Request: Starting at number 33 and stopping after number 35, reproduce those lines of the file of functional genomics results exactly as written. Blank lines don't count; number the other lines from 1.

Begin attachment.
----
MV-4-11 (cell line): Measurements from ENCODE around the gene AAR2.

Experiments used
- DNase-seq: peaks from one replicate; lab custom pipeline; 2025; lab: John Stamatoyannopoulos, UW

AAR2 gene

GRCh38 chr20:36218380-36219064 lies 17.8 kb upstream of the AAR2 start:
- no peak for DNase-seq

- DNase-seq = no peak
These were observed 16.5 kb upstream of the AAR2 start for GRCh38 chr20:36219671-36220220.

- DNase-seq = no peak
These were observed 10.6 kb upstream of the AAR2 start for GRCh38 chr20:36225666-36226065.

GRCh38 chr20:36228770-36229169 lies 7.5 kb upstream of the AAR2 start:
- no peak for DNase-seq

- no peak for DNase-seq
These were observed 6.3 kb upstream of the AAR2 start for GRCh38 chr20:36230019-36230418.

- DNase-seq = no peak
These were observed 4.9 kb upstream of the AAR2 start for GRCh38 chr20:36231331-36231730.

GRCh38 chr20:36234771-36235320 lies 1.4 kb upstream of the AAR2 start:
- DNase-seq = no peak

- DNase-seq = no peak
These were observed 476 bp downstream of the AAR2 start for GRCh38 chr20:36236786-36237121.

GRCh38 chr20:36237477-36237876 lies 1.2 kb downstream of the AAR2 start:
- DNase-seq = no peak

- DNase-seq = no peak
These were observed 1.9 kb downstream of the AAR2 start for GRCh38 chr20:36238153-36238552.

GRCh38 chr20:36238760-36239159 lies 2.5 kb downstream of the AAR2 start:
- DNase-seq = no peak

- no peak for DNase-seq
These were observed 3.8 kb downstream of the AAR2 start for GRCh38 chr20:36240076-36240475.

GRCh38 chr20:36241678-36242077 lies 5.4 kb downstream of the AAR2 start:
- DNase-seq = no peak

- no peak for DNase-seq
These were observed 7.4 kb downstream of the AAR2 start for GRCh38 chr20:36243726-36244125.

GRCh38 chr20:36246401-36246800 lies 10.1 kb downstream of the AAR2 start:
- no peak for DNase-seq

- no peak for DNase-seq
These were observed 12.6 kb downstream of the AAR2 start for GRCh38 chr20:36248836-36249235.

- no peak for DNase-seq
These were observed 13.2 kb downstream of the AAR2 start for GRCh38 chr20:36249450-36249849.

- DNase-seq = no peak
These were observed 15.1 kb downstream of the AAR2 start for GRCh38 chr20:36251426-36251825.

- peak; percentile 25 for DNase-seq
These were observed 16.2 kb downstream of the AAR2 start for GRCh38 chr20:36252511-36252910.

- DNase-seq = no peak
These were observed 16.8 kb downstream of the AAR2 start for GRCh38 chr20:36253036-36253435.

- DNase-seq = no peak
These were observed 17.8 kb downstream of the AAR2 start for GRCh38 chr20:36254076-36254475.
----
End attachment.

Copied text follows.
GRCh38 chr20:36246401-36246800 lies 10.1 kb downstream of the AAR2 start:
- no peak for DNase-seq

- no peak for DNase-seq